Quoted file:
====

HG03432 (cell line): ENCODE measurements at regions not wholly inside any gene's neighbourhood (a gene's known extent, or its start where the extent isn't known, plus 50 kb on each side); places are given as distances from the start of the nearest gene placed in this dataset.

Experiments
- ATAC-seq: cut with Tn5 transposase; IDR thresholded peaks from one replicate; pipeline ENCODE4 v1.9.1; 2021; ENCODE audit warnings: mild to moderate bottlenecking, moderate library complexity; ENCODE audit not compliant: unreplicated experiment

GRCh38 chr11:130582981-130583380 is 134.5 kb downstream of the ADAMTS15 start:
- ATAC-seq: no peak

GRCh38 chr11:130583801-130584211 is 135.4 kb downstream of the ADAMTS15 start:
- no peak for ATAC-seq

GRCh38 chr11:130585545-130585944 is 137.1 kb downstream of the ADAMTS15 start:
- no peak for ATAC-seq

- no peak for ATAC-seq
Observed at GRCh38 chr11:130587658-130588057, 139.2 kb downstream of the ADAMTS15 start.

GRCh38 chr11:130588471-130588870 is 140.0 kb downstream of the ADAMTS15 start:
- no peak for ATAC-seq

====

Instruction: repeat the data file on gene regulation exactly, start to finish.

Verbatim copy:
HG03432 (cell line): ENCODE measurements at regions not wholly inside any gene's neighbourhood (a gene's known extent, or its start where the extent isn't known, plus 50 kb on each side); places are given as distances from the start of the nearest gene placed in this dataset.

Experiments
- ATAC-seq: cut with Tn5 transposase; IDR thresholded peaks from one replicate; pipeline ENCODE4 v1.9.1; 2021; ENCODE audit warnings: mild to moderate bottlenecking, moderate library complexity; ENCODE audit not compliant: unreplicated experiment

GRCh38 chr11:130582981-130583380 is 134.5 kb downstream of the ADAMTS15 start:
- ATAC-seq: no peak

GRCh38 chr11:130583801-130584211 is 135.4 kb downstream of the ADAMTS15 start:
- no peak for ATAC-seq

GRCh38 chr11:130585545-130585944 is 137.1 kb downstream of the ADAMTS15 start:
- no peak for ATAC-seq

- no peak for ATAC-seq
Observed at GRCh38 chr11:130587658-130588057, 139.2 kb downstream of the ADAMTS15 start.

GRCh38 chr11:130588471-130588870 is 140.0 kb downstream of the ADAMTS15 start:
- no peak for ATAC-seq